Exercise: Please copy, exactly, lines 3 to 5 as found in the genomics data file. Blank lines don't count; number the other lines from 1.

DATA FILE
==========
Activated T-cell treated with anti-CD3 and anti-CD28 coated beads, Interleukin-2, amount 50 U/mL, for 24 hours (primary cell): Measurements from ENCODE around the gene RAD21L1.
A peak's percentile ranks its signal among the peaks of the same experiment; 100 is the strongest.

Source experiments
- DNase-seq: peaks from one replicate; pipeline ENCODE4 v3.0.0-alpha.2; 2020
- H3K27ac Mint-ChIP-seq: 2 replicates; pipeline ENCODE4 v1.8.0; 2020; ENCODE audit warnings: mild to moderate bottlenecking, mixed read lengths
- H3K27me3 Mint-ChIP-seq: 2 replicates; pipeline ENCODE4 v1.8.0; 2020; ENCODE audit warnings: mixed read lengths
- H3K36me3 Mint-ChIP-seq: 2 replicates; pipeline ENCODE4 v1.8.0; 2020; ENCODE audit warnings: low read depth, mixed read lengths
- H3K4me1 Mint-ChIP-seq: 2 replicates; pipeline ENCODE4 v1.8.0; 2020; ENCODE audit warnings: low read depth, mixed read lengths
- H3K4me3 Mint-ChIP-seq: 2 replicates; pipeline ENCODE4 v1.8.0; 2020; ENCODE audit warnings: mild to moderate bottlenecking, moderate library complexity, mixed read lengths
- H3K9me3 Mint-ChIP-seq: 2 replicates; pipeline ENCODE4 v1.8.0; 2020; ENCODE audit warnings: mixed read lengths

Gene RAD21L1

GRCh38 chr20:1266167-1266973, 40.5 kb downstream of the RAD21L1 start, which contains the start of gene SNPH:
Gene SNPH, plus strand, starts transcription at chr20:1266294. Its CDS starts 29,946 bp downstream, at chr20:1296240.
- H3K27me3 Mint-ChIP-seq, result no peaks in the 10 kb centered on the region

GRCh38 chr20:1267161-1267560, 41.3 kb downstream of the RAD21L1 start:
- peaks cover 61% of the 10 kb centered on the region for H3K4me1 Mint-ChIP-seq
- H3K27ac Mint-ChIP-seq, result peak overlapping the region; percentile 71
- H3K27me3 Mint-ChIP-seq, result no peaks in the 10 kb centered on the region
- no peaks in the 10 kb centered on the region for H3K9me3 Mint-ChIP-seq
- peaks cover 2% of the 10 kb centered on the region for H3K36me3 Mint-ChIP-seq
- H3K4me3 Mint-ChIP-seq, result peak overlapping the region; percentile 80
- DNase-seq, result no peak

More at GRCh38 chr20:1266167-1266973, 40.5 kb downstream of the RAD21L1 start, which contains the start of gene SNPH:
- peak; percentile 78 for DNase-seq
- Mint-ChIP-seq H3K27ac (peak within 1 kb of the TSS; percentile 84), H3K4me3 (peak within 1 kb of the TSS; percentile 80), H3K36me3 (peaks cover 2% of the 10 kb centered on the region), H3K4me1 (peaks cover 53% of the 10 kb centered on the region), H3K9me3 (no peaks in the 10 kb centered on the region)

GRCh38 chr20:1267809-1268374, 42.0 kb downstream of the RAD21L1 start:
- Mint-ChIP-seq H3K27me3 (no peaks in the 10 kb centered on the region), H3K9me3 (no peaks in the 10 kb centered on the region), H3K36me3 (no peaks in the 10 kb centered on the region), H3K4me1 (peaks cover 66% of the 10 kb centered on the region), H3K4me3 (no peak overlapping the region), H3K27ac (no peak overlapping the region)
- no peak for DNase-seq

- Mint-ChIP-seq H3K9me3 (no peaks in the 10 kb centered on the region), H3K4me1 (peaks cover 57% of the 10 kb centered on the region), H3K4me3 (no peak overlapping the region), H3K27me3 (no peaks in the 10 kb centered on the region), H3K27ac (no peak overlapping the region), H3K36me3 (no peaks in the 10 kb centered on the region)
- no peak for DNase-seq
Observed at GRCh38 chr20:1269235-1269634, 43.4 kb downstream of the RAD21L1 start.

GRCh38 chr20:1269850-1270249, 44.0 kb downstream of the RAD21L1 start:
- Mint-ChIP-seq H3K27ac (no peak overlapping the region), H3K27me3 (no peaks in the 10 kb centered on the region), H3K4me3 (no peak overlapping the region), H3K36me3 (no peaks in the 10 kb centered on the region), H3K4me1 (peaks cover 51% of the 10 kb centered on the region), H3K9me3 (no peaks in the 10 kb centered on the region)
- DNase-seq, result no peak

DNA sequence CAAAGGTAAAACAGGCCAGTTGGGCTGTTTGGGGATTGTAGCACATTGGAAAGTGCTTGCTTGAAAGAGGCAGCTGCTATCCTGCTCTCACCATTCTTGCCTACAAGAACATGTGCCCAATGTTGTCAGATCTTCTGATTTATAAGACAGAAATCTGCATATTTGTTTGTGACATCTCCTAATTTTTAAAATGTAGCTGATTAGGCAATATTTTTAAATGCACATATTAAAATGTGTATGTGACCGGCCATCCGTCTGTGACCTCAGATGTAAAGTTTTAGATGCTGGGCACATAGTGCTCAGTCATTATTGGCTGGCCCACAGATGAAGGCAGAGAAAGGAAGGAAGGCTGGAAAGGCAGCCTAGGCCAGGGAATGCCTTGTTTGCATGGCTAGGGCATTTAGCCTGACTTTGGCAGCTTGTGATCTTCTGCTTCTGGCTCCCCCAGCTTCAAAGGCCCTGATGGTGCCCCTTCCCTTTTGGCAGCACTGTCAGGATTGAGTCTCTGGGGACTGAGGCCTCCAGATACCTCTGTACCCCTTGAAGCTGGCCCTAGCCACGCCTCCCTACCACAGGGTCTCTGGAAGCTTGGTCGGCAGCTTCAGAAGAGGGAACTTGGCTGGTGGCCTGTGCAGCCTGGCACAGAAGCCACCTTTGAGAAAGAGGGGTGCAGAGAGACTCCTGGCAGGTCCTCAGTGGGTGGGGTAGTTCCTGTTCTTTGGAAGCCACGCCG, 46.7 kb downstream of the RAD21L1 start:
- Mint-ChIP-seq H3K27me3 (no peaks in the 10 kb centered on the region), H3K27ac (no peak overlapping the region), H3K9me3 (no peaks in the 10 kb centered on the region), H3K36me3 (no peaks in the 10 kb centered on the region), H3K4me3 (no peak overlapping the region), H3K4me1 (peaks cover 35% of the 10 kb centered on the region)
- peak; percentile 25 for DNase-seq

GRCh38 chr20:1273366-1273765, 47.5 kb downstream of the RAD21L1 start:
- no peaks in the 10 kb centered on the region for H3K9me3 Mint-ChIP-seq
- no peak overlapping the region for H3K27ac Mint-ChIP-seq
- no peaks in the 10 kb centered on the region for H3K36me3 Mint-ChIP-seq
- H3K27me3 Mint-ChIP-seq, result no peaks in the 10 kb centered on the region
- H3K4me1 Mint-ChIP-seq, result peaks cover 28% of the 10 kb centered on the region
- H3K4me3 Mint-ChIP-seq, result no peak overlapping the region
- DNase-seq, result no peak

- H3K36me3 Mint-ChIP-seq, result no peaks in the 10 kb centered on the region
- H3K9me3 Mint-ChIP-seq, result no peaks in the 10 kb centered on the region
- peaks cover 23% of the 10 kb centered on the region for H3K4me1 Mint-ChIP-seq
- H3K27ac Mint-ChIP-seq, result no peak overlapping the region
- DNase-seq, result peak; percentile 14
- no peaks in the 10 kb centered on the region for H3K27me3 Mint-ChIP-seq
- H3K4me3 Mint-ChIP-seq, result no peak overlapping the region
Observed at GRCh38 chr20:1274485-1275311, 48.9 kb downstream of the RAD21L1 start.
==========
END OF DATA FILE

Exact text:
Source experiments
- DNase-seq: peaks from one replicate; pipeline ENCODE4 v3.0.0-alpha.2; 2020
- H3K27ac Mint-ChIP-seq: 2 replicates; pipeline ENCODE4 v1.8.0; 2020; ENCODE audit warnings: mild to moderate bottlenecking, mixed read lengths